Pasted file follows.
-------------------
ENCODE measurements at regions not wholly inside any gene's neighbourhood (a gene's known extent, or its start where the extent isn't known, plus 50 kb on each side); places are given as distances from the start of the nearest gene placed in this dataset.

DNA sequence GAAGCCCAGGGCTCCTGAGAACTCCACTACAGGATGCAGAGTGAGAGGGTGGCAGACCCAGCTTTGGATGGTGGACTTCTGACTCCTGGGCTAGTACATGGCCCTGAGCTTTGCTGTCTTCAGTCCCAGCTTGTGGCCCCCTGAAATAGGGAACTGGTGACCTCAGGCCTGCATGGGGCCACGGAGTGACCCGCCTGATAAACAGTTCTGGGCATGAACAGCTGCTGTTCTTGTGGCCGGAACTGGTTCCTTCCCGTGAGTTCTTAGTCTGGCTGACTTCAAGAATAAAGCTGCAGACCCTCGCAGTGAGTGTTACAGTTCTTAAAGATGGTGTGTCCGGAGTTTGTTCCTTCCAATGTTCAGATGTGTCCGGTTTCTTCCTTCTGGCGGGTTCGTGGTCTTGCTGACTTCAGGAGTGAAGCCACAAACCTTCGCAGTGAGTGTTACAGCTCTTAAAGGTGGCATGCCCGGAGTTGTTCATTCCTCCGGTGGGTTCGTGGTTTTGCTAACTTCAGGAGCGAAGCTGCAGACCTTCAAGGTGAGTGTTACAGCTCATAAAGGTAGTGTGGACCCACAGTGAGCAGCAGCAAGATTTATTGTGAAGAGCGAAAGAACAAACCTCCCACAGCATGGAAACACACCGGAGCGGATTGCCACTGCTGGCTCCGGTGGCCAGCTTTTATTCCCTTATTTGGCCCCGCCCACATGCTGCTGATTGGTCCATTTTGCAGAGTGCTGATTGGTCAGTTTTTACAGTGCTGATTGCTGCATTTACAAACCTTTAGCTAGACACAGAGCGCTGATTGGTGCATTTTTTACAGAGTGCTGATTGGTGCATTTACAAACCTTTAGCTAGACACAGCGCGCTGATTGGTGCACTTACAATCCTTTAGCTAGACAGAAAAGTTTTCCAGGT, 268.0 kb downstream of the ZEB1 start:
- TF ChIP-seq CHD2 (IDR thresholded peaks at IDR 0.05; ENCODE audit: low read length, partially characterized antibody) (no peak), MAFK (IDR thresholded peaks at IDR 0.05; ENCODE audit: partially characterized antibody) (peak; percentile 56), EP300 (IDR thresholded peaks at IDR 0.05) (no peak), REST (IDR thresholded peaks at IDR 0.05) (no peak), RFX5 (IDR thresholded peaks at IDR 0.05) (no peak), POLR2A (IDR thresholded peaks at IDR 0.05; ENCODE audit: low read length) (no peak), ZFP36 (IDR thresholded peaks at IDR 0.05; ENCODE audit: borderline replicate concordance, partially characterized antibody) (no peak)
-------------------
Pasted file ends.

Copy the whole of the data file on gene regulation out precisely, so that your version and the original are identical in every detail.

ENCODE measurements at regions not wholly inside any gene's neighbourhood (a gene's known extent, or its start where the extent isn't known, plus 50 kb on each side); places are given as distances from the start of the nearest gene placed in this dataset.

DNA sequence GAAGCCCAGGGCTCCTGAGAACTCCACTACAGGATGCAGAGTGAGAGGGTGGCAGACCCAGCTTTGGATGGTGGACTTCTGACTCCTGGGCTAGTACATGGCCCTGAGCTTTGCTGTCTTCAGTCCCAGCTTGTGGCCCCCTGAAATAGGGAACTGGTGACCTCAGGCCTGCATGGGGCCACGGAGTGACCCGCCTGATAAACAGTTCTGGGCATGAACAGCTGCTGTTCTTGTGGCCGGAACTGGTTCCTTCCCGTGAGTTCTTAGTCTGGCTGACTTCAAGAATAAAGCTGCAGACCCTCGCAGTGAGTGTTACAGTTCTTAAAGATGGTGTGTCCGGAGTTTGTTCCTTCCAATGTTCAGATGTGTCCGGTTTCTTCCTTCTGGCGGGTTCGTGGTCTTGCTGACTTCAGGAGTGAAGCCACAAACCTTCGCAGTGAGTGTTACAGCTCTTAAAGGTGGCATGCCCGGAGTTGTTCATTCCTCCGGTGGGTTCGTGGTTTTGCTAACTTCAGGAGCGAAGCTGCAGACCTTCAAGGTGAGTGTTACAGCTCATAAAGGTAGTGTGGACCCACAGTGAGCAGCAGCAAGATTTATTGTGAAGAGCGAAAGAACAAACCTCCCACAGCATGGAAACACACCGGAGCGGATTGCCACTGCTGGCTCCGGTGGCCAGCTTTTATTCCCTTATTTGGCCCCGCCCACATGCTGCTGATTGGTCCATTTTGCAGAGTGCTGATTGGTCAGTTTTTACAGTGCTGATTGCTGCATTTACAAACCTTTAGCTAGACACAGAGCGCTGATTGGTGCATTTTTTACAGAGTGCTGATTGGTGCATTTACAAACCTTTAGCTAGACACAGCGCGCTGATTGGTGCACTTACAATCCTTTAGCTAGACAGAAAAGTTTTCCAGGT, 268.0 kb downstream of the ZEB1 start:
- TF ChIP-seq CHD2 (IDR thresholded peaks at IDR 0.05; ENCODE audit: low read length, partially characterized antibody) (no peak), MAFK (IDR thresholded peaks at IDR 0.05; ENCODE audit: partially characterized antibody) (peak; percentile 56), EP300 (IDR thresholded peaks at IDR 0.05) (no peak), REST (IDR thresholded peaks at IDR 0.05) (no peak), RFX5 (IDR thresholded peaks at IDR 0.05) (no peak), POLR2A (IDR thresholded peaks at IDR 0.05; ENCODE audit: low read length) (no peak), ZFP36 (IDR thresholded peaks at IDR 0.05; ENCODE audit: borderline replicate concordance, partially characterized antibody) (no peak)